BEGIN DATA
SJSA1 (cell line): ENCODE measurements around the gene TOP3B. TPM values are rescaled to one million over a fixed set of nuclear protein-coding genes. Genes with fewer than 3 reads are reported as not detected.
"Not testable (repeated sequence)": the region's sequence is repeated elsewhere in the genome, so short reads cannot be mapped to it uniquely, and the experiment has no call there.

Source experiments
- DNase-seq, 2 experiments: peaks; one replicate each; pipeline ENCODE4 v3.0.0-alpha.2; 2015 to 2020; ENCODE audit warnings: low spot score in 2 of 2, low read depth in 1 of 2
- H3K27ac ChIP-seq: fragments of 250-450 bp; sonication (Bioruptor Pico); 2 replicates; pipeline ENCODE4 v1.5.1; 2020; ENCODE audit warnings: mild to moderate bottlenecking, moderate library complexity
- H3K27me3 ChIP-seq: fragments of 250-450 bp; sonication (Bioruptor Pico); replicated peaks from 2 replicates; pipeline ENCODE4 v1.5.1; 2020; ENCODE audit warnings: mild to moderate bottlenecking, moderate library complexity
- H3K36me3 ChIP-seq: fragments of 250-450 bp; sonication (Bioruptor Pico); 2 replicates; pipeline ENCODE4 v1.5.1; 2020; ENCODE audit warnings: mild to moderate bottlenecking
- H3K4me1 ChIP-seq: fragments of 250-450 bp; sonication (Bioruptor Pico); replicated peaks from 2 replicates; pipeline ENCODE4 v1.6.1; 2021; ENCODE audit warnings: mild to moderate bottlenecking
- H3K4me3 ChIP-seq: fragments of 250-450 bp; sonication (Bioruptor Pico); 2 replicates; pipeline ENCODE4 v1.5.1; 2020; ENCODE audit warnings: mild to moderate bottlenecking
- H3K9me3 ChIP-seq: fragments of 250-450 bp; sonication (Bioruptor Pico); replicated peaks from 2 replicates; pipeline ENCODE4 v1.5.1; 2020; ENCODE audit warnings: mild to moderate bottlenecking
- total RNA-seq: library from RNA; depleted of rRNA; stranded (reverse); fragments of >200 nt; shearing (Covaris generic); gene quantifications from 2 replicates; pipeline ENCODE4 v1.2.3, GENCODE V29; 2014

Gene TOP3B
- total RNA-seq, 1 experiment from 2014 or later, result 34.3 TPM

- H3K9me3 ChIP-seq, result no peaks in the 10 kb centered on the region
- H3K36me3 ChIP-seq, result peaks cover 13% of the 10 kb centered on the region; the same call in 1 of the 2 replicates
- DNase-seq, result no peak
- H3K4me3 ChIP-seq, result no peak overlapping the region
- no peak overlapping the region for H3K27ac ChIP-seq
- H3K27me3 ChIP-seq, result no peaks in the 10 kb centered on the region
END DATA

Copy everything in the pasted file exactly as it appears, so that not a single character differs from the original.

SJSA1 (cell line): ENCODE measurements around the gene TOP3B. TPM values are rescaled to one million over a fixed set of nuclear protein-coding genes. Genes with fewer than 3 reads are reported as not detected.
"Not testable (repeated sequence)": the region's sequence is repeated elsewhere in the genome, so short reads cannot be mapped to it uniquely, and the experiment has no call there.

Source experiments
- DNase-seq, 2 experiments: peaks; one replicate each; pipeline ENCODE4 v3.0.0-alpha.2; 2015 to 2020; ENCODE audit warnings: low spot score in 2 of 2, low read depth in 1 of 2
- H3K27ac ChIP-seq: fragments of 250-450 bp; sonication (Bioruptor Pico); 2 replicates; pipeline ENCODE4 v1.5.1; 2020; ENCODE audit warnings: mild to moderate bottlenecking, moderate library complexity
- H3K27me3 ChIP-seq: fragments of 250-450 bp; sonication (Bioruptor Pico); replicated peaks from 2 replicates; pipeline ENCODE4 v1.5.1; 2020; ENCODE audit warnings: mild to moderate bottlenecking, moderate library complexity
- H3K36me3 ChIP-seq: fragments of 250-450 bp; sonication (Bioruptor Pico); 2 replicates; pipeline ENCODE4 v1.5.1; 2020; ENCODE audit warnings: mild to moderate bottlenecking
- H3K4me1 ChIP-seq: fragments of 250-450 bp; sonication (Bioruptor Pico); replicated peaks from 2 replicates; pipeline ENCODE4 v1.6.1; 2021; ENCODE audit warnings: mild to moderate bottlenecking
- H3K4me3 ChIP-seq: fragments of 250-450 bp; sonication (Bioruptor Pico); 2 replicates; pipeline ENCODE4 v1.5.1; 2020; ENCODE audit warnings: mild to moderate bottlenecking
- H3K9me3 ChIP-seq: fragments of 250-450 bp; sonication (Bioruptor Pico); replicated peaks from 2 replicates; pipeline ENCODE4 v1.5.1; 2020; ENCODE audit warnings: mild to moderate bottlenecking
- total RNA-seq: library from RNA; depleted of rRNA; stranded (reverse); fragments of >200 nt; shearing (Covaris generic); gene quantifications from 2 replicates; pipeline ENCODE4 v1.2.3, GENCODE V29; 2014

Gene TOP3B
- total RNA-seq, 1 experiment from 2014 or later, result 34.3 TPM

- H3K9me3 ChIP-seq, result no peaks in the 10 kb centered on the region
- H3K36me3 ChIP-seq, result peaks cover 13% of the 10 kb centered on the region; the same call in 1 of the 2 replicates
- DNase-seq, result no peak
- H3K4me3 ChIP-seq, result no peak overlapping the region
- no peak overlapping the region for H3K27ac ChIP-seq
- H3K27me3 ChIP-seq, result no peaks in the 10 kb centered on the region